Mariia Ermilova Terada shows us how to nature journal biocultural diversity. Not only does she nature journal in three languages but she also incorporates the human-nature connection into her pages. In contrast, most nature journalers today omit this relationship. For example, I often choose nature subjects where I cannot see the human interaction. I frequently exclude hikers, benches, telephone poles from my landscape paintings. Another example is that I rarely nature journal my garden, my salad, or the other aspects of nature my life is directly dependent on.
In addition, we talk about Mariia’s studies, her love of frogs, fabric arts, and the role nature journaling can play in making the world a better place. Don’t miss the lightning round!
How to Nature Journal Your Breakfast
Did you nature journal the plants and animals that you ate for breakfast today? What about the plants or animals that made your clothes? Have you ever included the indigenous names for plants or animals on your page? If nature journaling is supposed to connect us more to nature why do we often avoid the subjects we are most closely connected to?
In the above example we can see how Mariia applies nature journaling to an everyday scene. Her neighbor caught a fish and is cooking it. This nature journal page captures that subsistence relationship. In addition she gives the name of the fish in three languages and points out how it is an invasive species. The combination of comic, recipe, and species profile give this page a biocultural significance. In contrast, Mariia could have just nature journaled a random butterfly. “What’s wrong with nature journaling a random butterfly?” In fact, there is nothing wrong with choosing a subject just because of an aesthetic interest. But let’s be self aware. Why don’t we nature journal what we eat?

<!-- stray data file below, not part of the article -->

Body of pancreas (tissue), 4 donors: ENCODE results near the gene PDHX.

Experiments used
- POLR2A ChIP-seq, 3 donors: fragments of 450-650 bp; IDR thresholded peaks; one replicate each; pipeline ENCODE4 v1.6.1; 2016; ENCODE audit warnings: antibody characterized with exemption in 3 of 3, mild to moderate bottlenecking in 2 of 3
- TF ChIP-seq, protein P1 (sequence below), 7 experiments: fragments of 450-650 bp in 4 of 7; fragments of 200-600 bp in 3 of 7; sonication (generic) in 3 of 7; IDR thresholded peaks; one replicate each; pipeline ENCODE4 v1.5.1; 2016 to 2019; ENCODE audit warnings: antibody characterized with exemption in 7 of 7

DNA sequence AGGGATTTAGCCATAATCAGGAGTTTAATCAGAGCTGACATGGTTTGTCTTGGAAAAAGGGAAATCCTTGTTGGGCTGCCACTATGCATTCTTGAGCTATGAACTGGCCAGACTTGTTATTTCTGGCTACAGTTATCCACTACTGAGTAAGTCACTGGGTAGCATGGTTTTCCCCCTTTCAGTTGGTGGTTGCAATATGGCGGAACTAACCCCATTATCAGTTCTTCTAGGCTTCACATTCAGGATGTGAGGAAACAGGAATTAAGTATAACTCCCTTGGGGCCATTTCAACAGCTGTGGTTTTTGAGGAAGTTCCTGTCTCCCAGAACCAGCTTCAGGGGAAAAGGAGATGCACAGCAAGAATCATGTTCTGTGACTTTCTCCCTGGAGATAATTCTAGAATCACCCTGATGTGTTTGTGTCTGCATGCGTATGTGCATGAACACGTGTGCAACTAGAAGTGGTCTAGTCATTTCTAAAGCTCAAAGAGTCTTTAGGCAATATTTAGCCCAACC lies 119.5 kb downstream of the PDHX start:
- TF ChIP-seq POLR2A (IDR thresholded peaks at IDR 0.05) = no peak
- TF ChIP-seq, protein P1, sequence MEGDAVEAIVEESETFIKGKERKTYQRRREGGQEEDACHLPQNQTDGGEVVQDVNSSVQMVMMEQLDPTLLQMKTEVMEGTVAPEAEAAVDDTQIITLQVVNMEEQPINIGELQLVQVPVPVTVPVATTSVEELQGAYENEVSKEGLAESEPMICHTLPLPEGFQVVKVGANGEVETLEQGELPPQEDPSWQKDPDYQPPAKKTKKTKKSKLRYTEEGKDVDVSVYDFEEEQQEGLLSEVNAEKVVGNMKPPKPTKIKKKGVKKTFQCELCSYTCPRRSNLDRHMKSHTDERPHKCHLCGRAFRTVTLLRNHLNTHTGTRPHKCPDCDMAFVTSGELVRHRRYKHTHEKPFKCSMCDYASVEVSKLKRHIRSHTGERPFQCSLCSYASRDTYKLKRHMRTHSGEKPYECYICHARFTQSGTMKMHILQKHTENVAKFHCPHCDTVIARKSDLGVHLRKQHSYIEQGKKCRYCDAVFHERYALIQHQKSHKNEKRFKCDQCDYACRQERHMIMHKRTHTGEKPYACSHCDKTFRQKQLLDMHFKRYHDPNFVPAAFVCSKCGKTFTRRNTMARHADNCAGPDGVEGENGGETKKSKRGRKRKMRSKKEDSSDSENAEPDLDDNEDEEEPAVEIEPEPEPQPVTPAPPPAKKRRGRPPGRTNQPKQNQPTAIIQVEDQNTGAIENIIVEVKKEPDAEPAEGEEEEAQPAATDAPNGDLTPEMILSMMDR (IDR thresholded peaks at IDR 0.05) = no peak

How to Nature Journal Biocultural Diversity
First, be curious about local traditional knowledge about nature in the area where you are. What culture has been living there? What was their relationship to the plants and animals and landscapes you are drawing? Is there a way you can recognize and incorporate some of that into your journal? However, be aware of the issue of cultural appropriation.
Second, be curious about cultural context. Even the magnolia in your garden, the chicken in your soup, or your house cat have a cultural context. Even a quick search on google could find some cool background. What if you included a map, names in other languages, or historic references next to that sketch of your feline or flower?
Finally, what are some biocultural connections from your own life? You can also try to nature journal some of the aspects of your own life that are connected to nature. What plants, animals, fungi, minerals etc do you relate to on a daily basis?
I’m back from nature journaling in the Grand Canyon for 21 days. In my live “Show and Tell” video I share experiences and pages from the adventure!
You already know I have been testing nature journal supplies, clothing, sun protection, waterproof supplies, and other gear in preparation for this trip. You have heard about my training and my preparation. Now I’m back! And I have lots to share. In fact, it was so much I have to do a Part Two. My goal is to give you some answers to the following questions.
First, how did I prepare?
Next, how did I stay focused during the trip?
Lastly, what am I gonna do now that the trip is over?
Preparing to Nature Journal in the Grand Canyon
It can be hard to prepare for something that you have never done before. Had I ever been to the Grand Canyon before? Nope. Whitewater rafting with some of the biggest navigable rapids on the continent? Nope. Any whitewater rafting experience at all? No, but I went down a creek in an inner tube once. Any other river expedition experience? Nope. Had I ever spent 23 days camping with my girlfriend before? No…What about other multi-day expedition experience? Sort of… What about nature journaling in extreme conditions and unusual places? Yep, I got that one covered!